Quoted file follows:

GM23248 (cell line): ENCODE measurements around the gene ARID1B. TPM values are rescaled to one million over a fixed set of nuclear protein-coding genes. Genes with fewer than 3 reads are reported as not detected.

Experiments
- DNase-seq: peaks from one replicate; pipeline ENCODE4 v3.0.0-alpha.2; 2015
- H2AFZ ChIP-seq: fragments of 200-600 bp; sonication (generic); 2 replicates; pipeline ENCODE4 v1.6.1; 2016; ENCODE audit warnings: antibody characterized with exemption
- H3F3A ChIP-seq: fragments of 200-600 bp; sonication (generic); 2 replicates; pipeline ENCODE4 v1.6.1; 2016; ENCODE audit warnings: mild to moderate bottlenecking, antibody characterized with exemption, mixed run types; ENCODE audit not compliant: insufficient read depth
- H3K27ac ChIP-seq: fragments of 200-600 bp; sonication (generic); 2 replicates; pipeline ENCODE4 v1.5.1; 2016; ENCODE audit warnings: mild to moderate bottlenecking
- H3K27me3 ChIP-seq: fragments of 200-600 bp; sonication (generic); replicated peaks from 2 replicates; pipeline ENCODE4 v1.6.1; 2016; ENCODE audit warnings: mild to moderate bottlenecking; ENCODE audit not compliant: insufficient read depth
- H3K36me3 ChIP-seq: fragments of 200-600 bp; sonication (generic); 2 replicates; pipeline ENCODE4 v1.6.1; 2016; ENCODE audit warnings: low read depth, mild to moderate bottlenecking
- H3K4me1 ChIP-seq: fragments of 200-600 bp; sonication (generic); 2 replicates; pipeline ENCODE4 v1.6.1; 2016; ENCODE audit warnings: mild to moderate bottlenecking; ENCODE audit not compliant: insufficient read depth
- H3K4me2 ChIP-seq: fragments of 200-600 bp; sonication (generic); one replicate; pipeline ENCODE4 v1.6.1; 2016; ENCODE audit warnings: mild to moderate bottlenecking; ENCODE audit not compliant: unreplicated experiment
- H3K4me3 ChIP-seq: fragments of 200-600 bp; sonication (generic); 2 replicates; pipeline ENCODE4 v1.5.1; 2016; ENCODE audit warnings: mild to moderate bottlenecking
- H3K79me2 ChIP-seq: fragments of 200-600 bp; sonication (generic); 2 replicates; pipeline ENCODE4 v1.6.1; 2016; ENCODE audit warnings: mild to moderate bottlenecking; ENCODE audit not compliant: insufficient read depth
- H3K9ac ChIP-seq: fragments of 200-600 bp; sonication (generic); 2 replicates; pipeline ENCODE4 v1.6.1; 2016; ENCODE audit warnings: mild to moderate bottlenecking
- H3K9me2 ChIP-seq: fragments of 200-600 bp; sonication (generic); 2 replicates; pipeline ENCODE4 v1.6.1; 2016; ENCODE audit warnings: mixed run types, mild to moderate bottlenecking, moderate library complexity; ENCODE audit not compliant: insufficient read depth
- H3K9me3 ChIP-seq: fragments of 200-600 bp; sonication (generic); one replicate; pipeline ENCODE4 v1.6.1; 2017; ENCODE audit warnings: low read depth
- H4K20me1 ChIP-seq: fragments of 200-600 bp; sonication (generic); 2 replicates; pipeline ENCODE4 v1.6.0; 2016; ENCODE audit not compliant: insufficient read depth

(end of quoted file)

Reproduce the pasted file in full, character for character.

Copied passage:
GM23248 (cell line): ENCODE measurements around the gene ARID1B. TPM values are rescaled to one million over a fixed set of nuclear protein-coding genes. Genes with fewer than 3 reads are reported as not detected.

Experiments
- DNase-seq: peaks from one replicate; pipeline ENCODE4 v3.0.0-alpha.2; 2015
- H2AFZ ChIP-seq: fragments of 200-600 bp; sonication (generic); 2 replicates; pipeline ENCODE4 v1.6.1; 2016; ENCODE audit warnings: antibody characterized with exemption
- H3F3A ChIP-seq: fragments of 200-600 bp; sonication (generic); 2 replicates; pipeline ENCODE4 v1.6.1; 2016; ENCODE audit warnings: mild to moderate bottlenecking, antibody characterized with exemption, mixed run types; ENCODE audit not compliant: insufficient read depth
- H3K27ac ChIP-seq: fragments of 200-600 bp; sonication (generic); 2 replicates; pipeline ENCODE4 v1.5.1; 2016; ENCODE audit warnings: mild to moderate bottlenecking
- H3K27me3 ChIP-seq: fragments of 200-600 bp; sonication (generic); replicated peaks from 2 replicates; pipeline ENCODE4 v1.6.1; 2016; ENCODE audit warnings: mild to moderate bottlenecking; ENCODE audit not compliant: insufficient read depth
- H3K36me3 ChIP-seq: fragments of 200-600 bp; sonication (generic); 2 replicates; pipeline ENCODE4 v1.6.1; 2016; ENCODE audit warnings: low read depth, mild to moderate bottlenecking
- H3K4me1 ChIP-seq: fragments of 200-600 bp; sonication (generic); 2 replicates; pipeline ENCODE4 v1.6.1; 2016; ENCODE audit warnings: mild to moderate bottlenecking; ENCODE audit not compliant: insufficient read depth
- H3K4me2 ChIP-seq: fragments of 200-600 bp; sonication (generic); one replicate; pipeline ENCODE4 v1.6.1; 2016; ENCODE audit warnings: mild to moderate bottlenecking; ENCODE audit not compliant: unreplicated experiment
- H3K4me3 ChIP-seq: fragments of 200-600 bp; sonication (generic); 2 replicates; pipeline ENCODE4 v1.5.1; 2016; ENCODE audit warnings: mild to moderate bottlenecking
- H3K79me2 ChIP-seq: fragments of 200-600 bp; sonication (generic); 2 replicates; pipeline ENCODE4 v1.6.1; 2016; ENCODE audit warnings: mild to moderate bottlenecking; ENCODE audit not compliant: insufficient read depth
- H3K9ac ChIP-seq: fragments of 200-600 bp; sonication (generic); 2 replicates; pipeline ENCODE4 v1.6.1; 2016; ENCODE audit warnings: mild to moderate bottlenecking
- H3K9me2 ChIP-seq: fragments of 200-600 bp; sonication (generic); 2 replicates; pipeline ENCODE4 v1.6.1; 2016; ENCODE audit warnings: mixed run types, mild to moderate bottlenecking, moderate library complexity; ENCODE audit not compliant: insufficient read depth
- H3K9me3 ChIP-seq: fragments of 200-600 bp; sonication (generic); one replicate; pipeline ENCODE4 v1.6.1; 2017; ENCODE audit warnings: low read depth
- H4K20me1 ChIP-seq: fragments of 200-600 bp; sonication (generic); 2 replicates; pipeline ENCODE4 v1.6.0; 2016; ENCODE audit not compliant: insufficient read depth